And it’s not just about the games. Rambus
updated its high-bandwidth XDR memory interface technology to speed up 3D graphics, video imaging and network routing and switching applications.
Rambus, a leading developer of chip interfaces, which it licenses to manufacturers, announced the details of the new XDR2 memory interface this week at a developer’s forum in Tokyo.
The XDR2 memory interface uses a micro-threaded DRAM
“We are continually pushing interface technology forward to develop compelling and innovative solutions that meet our customers needs,” said Laura Stark, vice president of the platform solutions group at Rambus, in a statement. “XDR2 is our latest iteration of the XDR DRAM architecture and will help 3D games and graphics-intensive applications realize the high-performance potential that users demand.”
Among the advances in XDR2 are micro-threading to increase memory system efficiency and adaptive timing to compensate for process, voltage and temperature variations during real-time operation.
The interface also includes transmit equalization, which minimizes the adverse system effects of reflections and attenuation that affect the speed of DRAM systems, and DRSL signaling, which provides common mode noise rejection and has an on-chip terminated point-to-point topology that minimizes reflections and reduced signal transition times associated with device loading and PCB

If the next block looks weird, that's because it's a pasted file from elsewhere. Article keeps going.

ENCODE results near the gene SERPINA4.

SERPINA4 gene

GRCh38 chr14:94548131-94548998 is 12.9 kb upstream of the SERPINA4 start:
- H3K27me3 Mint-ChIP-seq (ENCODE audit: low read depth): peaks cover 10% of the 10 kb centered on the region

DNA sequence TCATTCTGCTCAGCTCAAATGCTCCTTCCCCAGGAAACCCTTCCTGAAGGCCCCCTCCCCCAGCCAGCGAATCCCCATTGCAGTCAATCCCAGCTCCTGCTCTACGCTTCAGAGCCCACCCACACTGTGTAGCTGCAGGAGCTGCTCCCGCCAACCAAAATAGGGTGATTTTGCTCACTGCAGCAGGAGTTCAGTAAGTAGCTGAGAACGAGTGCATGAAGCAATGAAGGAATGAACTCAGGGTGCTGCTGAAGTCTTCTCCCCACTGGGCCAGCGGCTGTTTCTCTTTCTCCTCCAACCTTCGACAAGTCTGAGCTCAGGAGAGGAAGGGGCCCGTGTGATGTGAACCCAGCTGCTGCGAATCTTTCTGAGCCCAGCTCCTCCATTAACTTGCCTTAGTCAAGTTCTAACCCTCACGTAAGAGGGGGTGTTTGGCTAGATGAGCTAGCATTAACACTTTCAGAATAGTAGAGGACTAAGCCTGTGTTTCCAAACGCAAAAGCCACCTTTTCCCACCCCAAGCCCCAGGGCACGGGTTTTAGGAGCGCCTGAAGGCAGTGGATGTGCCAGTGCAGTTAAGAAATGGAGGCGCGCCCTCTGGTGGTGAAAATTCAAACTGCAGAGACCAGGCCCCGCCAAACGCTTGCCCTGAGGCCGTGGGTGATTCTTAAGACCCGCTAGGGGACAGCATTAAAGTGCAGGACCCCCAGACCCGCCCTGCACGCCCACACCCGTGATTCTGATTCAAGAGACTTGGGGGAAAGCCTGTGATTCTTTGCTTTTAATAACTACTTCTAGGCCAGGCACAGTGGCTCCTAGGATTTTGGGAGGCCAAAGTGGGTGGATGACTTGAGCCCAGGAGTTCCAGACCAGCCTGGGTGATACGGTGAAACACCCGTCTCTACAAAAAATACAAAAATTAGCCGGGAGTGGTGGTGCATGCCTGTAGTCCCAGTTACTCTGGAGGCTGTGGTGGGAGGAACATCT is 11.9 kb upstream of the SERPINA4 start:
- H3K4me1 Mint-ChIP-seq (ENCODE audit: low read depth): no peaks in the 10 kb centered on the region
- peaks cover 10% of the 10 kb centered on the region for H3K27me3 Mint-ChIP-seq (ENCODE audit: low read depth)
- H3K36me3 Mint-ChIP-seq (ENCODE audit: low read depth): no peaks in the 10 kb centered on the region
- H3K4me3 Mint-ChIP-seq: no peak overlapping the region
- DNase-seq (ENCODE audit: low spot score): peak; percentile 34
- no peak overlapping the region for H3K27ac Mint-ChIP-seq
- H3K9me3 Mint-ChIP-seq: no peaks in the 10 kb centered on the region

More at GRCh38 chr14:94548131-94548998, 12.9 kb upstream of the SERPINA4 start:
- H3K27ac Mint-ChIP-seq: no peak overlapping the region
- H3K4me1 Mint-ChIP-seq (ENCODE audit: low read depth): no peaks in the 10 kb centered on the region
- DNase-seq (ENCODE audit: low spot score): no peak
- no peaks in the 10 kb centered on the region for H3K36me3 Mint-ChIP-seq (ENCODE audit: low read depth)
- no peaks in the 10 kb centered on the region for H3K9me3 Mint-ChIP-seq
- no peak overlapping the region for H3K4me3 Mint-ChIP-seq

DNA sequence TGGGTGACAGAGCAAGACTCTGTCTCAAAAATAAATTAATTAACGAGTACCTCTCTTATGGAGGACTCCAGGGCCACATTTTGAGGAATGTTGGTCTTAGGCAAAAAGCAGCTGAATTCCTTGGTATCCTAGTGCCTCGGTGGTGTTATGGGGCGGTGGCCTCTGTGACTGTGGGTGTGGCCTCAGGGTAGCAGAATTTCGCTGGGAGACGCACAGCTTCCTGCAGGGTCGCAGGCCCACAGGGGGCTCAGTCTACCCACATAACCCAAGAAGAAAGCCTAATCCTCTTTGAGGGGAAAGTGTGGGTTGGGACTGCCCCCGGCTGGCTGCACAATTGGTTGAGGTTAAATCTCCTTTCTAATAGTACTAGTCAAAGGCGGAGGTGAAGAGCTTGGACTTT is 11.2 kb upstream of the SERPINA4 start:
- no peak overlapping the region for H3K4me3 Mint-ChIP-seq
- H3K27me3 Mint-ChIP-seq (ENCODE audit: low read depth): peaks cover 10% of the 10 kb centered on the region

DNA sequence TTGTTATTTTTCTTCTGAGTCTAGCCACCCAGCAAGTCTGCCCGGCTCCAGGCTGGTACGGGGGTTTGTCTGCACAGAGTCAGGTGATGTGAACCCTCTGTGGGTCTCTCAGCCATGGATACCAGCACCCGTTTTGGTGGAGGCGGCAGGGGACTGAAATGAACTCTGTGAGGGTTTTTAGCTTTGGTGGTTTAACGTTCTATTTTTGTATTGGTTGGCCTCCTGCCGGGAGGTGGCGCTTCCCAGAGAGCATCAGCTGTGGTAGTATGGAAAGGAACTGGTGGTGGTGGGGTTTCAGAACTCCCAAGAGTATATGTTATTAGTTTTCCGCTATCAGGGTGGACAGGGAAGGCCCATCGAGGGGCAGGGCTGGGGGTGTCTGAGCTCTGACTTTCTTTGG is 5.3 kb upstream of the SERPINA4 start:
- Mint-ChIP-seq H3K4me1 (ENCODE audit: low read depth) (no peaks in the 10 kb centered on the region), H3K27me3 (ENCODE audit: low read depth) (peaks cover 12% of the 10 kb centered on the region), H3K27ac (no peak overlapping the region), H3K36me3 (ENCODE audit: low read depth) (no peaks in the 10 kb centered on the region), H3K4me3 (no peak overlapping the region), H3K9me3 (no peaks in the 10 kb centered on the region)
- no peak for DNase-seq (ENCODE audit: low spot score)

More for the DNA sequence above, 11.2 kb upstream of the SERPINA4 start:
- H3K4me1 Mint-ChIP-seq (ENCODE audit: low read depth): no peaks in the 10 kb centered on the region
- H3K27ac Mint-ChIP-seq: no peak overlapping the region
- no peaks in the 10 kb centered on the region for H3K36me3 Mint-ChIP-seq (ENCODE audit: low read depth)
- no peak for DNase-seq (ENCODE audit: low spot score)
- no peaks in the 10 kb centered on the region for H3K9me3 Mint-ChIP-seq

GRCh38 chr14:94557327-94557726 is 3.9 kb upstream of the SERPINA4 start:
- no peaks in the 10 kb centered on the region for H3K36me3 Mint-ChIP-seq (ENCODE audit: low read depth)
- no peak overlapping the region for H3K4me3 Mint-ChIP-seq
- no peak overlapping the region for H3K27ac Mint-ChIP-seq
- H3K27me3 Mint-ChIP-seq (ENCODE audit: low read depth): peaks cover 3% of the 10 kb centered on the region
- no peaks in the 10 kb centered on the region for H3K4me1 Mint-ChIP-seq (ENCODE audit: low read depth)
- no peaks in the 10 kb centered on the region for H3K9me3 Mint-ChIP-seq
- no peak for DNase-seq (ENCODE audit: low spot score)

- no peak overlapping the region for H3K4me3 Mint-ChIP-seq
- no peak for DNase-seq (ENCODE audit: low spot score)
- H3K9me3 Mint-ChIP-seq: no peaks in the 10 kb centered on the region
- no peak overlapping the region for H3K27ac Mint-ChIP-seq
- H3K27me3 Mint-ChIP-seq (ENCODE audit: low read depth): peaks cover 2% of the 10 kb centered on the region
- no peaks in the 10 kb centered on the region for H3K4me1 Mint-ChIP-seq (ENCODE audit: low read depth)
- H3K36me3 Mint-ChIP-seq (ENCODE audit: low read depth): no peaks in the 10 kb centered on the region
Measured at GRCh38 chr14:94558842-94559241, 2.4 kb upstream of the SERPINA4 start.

Rambus said its new XDR2 could be available in systems by 2007. Availability depends on how quickly Rambus customers choose to adopt XDR2 based on their own testing and needs assessment.
The company’s current high-speed memory interface, XDR, is slated to be used in Sony’s PlayStation 3 game system due next spring. At its core, the PS3 uses the newly designed high-performance Cell processor, jointly developed by IBM, Sony and Toshiba, as well as the RSX graphics processor (RSX) co-developed by NVIDIA and SCEI.
It also adopts BD-ROM (Blu-ray Disc ROM) with a maximum storage capacity of 54 GB (dual layer) , enabling delivery of entertainment content in full high-definition (HD) quality.